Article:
How Historically Accurate is the Outlaw King
Many of us know the story of Braveheart, where William Wallace leads a major rebellion against Edward I in the late 13th century. That movie did not only show the English as repressing the Scots but it also showed another prominent Scottish figure, Robert the Bruce, as being supplicant to the English and enabling their actions until finally he successfully revolts against the English during the reign of Edward II. Many historians had criticized this aspect, where Robert the Bruce was shown in a negative light. In fact, Robert the Bruce, along with many Scots, did for a time accept Edward I as the king, but Robert the Bruce may have actually simply weighted and calculated for an opportune time rather than risk a rebellion that was likely to fail. The Netflix movie Outlaw King tells his story and the making of Scotland that was free of English rule.
The Main Story
The story begins with Robert the Bruce, along with other prominent Scottish nobles, meeting with Edward I to accept him as their king in around 1306. They had already led a rebellion that was unsuccessful, where Edward I, Hammer of the Scots, had earned his nickname by winning against the Scots. Robert still wants to be king, as his family has ancient lineage to the thrown of Scotland, but other claimants exist for the Scottish throne and none of them are in position to attack the English due to their strength and possession of many key areas of Scotland. John Comyn was another Scottish noble who also had perhaps just an equal or maybe stronger claim to the Scottish throne.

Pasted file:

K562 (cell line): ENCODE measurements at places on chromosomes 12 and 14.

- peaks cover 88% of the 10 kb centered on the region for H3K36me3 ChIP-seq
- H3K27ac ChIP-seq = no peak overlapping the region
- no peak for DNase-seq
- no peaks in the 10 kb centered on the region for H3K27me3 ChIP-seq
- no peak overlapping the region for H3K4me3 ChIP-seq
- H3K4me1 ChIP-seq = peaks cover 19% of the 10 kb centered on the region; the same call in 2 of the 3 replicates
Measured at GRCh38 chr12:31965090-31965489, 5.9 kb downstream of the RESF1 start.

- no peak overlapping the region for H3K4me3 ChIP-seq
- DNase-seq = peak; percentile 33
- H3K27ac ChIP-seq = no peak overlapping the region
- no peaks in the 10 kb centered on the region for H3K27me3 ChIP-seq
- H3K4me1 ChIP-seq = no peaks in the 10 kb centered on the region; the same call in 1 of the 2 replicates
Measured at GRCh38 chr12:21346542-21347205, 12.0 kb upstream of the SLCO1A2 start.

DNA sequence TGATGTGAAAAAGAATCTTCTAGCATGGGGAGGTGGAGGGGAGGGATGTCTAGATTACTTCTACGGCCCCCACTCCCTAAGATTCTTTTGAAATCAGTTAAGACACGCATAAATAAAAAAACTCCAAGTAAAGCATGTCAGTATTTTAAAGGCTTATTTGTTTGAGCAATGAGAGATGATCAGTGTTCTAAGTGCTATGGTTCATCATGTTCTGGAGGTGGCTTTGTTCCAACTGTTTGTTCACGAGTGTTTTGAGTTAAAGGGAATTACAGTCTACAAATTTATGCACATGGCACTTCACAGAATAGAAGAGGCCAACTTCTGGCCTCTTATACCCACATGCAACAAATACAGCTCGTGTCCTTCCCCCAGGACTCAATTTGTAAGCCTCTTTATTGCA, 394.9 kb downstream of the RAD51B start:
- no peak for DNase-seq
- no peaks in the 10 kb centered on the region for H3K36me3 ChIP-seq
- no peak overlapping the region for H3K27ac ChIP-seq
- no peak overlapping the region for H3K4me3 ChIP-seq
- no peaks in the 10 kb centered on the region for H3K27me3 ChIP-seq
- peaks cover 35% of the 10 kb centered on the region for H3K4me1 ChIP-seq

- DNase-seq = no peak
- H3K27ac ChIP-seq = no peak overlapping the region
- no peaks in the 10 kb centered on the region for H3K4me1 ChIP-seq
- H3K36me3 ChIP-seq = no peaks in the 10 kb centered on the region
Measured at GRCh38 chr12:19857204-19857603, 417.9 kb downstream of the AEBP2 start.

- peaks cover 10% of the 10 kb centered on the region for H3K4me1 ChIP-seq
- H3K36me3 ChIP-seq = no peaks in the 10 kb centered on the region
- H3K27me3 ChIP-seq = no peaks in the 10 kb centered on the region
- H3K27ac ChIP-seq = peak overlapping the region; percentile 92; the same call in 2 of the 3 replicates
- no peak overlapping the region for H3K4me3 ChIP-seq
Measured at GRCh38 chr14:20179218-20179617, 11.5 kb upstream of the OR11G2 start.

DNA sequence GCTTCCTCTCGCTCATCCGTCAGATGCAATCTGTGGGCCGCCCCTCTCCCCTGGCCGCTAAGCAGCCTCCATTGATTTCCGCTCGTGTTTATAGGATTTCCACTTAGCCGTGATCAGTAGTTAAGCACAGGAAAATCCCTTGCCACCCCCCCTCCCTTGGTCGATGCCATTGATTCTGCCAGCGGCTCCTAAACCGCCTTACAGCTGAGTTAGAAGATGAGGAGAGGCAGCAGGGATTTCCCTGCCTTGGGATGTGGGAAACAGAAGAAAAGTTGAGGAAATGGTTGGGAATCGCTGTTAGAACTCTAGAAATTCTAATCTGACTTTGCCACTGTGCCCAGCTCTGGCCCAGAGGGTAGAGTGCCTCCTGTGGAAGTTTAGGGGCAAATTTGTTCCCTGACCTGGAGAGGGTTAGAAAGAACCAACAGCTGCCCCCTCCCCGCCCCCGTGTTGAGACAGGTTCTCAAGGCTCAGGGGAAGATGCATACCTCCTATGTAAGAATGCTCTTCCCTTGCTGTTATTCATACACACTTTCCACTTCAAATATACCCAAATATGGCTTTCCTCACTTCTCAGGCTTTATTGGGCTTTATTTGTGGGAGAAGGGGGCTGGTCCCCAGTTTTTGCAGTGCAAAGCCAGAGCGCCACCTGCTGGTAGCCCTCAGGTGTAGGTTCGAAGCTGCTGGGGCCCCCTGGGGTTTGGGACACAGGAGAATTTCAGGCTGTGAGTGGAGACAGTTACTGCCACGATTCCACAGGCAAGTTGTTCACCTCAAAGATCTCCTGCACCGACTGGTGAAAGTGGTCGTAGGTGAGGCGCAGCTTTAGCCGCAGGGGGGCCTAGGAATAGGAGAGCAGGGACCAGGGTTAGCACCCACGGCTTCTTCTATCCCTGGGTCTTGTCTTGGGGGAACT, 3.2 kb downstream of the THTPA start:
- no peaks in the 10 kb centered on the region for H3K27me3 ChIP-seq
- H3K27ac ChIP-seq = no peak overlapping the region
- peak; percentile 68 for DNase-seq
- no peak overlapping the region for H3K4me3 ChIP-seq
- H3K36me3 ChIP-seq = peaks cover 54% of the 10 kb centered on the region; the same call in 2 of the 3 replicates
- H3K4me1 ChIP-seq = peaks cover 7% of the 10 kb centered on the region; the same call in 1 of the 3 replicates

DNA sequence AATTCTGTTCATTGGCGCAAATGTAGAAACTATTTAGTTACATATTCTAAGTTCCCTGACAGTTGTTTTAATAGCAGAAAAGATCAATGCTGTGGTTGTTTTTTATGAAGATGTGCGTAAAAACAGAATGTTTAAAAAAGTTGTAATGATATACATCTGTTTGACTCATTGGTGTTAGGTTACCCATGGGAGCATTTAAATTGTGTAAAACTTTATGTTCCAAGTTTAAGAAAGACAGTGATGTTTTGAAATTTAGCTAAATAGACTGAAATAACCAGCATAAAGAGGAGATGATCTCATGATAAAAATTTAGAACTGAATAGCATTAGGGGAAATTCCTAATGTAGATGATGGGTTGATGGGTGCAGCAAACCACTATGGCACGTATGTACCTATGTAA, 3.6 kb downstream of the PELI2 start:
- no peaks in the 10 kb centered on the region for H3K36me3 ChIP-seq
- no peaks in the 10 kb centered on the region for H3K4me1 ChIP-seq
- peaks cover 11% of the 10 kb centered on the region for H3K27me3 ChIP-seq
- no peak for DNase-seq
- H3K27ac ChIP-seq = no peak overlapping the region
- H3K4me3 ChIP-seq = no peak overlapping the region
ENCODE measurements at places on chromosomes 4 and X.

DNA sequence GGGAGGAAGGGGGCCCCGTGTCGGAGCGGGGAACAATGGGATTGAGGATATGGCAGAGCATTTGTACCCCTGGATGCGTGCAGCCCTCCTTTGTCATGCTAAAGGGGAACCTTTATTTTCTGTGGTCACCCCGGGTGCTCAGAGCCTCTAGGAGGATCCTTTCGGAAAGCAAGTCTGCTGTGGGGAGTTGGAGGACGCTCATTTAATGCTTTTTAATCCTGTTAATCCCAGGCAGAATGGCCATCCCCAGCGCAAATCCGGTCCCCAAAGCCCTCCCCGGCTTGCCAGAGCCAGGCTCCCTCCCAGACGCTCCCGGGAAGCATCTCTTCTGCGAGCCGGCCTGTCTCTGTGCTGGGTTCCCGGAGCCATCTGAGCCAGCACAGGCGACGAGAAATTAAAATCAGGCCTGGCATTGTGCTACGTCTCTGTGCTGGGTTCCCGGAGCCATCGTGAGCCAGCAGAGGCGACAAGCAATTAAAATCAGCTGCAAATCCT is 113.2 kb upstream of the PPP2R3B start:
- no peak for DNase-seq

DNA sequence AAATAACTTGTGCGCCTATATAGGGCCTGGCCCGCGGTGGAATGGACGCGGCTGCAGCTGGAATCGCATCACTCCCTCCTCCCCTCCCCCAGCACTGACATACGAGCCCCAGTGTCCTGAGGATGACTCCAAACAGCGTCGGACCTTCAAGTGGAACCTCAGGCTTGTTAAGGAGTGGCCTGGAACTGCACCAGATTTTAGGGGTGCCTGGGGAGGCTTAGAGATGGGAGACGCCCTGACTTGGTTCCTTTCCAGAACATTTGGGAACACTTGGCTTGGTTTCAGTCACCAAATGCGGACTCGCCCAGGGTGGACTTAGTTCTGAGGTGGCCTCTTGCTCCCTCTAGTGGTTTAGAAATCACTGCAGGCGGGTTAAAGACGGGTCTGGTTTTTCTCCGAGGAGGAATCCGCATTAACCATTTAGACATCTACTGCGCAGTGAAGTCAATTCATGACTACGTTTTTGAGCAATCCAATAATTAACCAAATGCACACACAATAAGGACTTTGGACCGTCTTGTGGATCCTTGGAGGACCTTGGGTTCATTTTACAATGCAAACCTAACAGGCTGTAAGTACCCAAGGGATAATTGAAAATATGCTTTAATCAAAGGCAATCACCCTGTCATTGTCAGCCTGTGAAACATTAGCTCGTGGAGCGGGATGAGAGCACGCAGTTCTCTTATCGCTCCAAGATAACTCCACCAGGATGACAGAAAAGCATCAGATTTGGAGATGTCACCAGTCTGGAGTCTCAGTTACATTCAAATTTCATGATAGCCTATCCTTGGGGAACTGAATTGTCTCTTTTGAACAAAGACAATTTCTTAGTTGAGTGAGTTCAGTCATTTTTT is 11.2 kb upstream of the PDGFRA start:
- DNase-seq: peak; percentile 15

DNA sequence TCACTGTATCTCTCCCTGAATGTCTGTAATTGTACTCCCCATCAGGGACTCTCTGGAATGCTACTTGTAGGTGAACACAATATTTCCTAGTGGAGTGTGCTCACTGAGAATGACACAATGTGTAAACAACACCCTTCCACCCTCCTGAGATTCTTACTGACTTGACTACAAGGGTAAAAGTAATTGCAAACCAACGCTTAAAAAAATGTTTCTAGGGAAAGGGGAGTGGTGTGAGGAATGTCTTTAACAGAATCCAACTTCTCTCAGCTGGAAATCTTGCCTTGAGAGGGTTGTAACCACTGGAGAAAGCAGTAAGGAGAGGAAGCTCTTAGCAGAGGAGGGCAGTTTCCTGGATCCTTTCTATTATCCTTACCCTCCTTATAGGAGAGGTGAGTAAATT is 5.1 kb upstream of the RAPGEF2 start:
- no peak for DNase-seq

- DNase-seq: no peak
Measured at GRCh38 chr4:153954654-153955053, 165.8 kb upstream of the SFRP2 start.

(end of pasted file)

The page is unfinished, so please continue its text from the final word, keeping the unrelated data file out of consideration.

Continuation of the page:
William Wallace is the last major Scottish figure not to accept Edward I as king. Eventually, after several years of being on the run and hiding in the highlands and other regions, William is killed. This is shown in the movie as inspiring rebellion against the English, that the death of Wallace somehow triggers a nationalist rage that sparks Robert to begin to plot to take back Scotland. As the Bruce begins to plot the rebellion, he meets with Comyn in Greyfriars church. However, the two quickly make their own claims to the throne of Scotland and Comyn does not show willingness to side with the Bruce against Edward I. This leads to Robert the Bruce striking and killing Comyn in the church's high alter, which is consider sacrilegious and may have kept some of the Scottish nobles from siding with the Bruce as the rebellion begins.